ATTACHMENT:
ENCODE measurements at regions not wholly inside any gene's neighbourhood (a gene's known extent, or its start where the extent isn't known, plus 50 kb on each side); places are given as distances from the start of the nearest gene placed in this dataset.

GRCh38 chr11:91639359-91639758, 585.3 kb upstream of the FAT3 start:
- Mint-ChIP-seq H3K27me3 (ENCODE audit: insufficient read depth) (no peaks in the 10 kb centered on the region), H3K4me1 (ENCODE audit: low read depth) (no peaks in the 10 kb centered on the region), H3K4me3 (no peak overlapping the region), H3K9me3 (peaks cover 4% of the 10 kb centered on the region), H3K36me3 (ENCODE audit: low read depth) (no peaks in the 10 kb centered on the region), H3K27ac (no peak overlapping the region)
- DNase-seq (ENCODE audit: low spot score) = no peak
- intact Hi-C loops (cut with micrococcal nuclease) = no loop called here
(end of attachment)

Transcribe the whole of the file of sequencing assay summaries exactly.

ENCODE measurements at regions not wholly inside any gene's neighbourhood (a gene's known extent, or its start where the extent isn't known, plus 50 kb on each side); places are given as distances from the start of the nearest gene placed in this dataset.

GRCh38 chr11:91639359-91639758, 585.3 kb upstream of the FAT3 start:
- Mint-ChIP-seq H3K27me3 (ENCODE audit: insufficient read depth) (no peaks in the 10 kb centered on the region), H3K4me1 (ENCODE audit: low read depth) (no peaks in the 10 kb centered on the region), H3K4me3 (no peak overlapping the region), H3K9me3 (peaks cover 4% of the 10 kb centered on the region), H3K36me3 (ENCODE audit: low read depth) (no peaks in the 10 kb centered on the region), H3K27ac (no peak overlapping the region)
- DNase-seq (ENCODE audit: low spot score) = no peak
- intact Hi-C loops (cut with micrococcal nuclease) = no loop called here